The water softening resin eliminates calcium and magnesium ions, making the water softer.
A water softener system is often an integral part of homes that have especially hard water, which can stain sinks and break appliances over time. It’s not usually necessary, but it’s preferable for many who don’t want to risk water spots and possibly clogged pipes. There are a few key parts to this type of system, and the water softening resin is one of the most important. In fact, it is the main component of the system and largely responsible for water softening. It works by filtering out certain unwanted impurities.
If a water softener fails to soften the water, it’s usually not the resin’s fault, unless it hasn’t been changed for several years.
The water softening resin makes hard water softer by removing magnesium and calcium ions from the water that is piped into the tank. It plays an important role in each of the three processes that help make water soft. Resin is typically in the form of granules that carry a negative charge and are stored in the mineral tank in most water softeners.
To start the process, the resin is saturated with sodium ions. The water from the pipes then passes through the resin inside the mineral tank and the magnesium and calcium ions adhere to the resin. Meanwhile, the sodium in the water softener resin mixes with the hydrogen in the water.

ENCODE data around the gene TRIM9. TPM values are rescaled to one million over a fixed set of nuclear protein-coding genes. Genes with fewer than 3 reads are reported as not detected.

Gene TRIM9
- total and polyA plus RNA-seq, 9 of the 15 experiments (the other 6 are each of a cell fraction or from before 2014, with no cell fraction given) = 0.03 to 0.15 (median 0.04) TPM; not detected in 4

Decreased water availability is a common effect of hard water in pipes.
The next phase also involves the resin in an important role, only this time it is inverted. The resin’s job in this phase is to eliminate the magnesium and calcium ions it previously captured and retain the sodium ions it eliminated in the first phase. Finally, in the third stage, some of the water is transferred to a different tank, called a brine tank, where it is rinsed and mixed with the salt.
There are two main types of water softening resin. Fine mesh resin can capture a myriad of minerals such as iron, which often eschews other types of resin. This type is usually used by those who draw water from wells. On the other hand, hi-cap resin is generally better for typical city homes, so it can be found in most water softener systems.
Water softening resin usually lasts for about 20 years. If a water softener fails to soften the water, it is usually not the resin that is at fault, unless it has not been changed in recent years. Often, the salt and general softener mechanism must be examined first to determine the problem. If none of these are the problem, then it may be time to see if the water softener resin needs replacing.